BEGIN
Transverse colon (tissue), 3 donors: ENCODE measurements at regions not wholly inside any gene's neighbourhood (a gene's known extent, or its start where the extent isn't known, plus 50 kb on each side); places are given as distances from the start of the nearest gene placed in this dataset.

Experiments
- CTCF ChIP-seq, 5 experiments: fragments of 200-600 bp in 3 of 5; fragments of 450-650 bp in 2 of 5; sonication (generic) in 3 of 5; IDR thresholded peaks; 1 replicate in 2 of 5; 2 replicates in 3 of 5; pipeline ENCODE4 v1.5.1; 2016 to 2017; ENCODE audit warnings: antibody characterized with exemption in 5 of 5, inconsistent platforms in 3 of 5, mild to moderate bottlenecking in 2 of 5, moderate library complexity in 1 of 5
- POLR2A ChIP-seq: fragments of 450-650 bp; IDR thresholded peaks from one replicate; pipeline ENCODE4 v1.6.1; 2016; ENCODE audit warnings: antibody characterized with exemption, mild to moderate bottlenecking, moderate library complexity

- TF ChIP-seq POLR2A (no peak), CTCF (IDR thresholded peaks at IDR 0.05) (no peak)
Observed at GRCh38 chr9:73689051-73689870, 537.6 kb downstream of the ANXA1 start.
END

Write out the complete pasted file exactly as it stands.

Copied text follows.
Transverse colon (tissue), 3 donors: ENCODE measurements at regions not wholly inside any gene's neighbourhood (a gene's known extent, or its start where the extent isn't known, plus 50 kb on each side); places are given as distances from the start of the nearest gene placed in this dataset.

Experiments
- CTCF ChIP-seq, 5 experiments: fragments of 200-600 bp in 3 of 5; fragments of 450-650 bp in 2 of 5; sonication (generic) in 3 of 5; IDR thresholded peaks; 1 replicate in 2 of 5; 2 replicates in 3 of 5; pipeline ENCODE4 v1.5.1; 2016 to 2017; ENCODE audit warnings: antibody characterized with exemption in 5 of 5, inconsistent platforms in 3 of 5, mild to moderate bottlenecking in 2 of 5, moderate library complexity in 1 of 5
- POLR2A ChIP-seq: fragments of 450-650 bp; IDR thresholded peaks from one replicate; pipeline ENCODE4 v1.6.1; 2016; ENCODE audit warnings: antibody characterized with exemption, mild to moderate bottlenecking, moderate library complexity

- TF ChIP-seq POLR2A (no peak), CTCF (IDR thresholded peaks at IDR 0.05) (no peak)
Observed at GRCh38 chr9:73689051-73689870, 537.6 kb downstream of the ANXA1 start.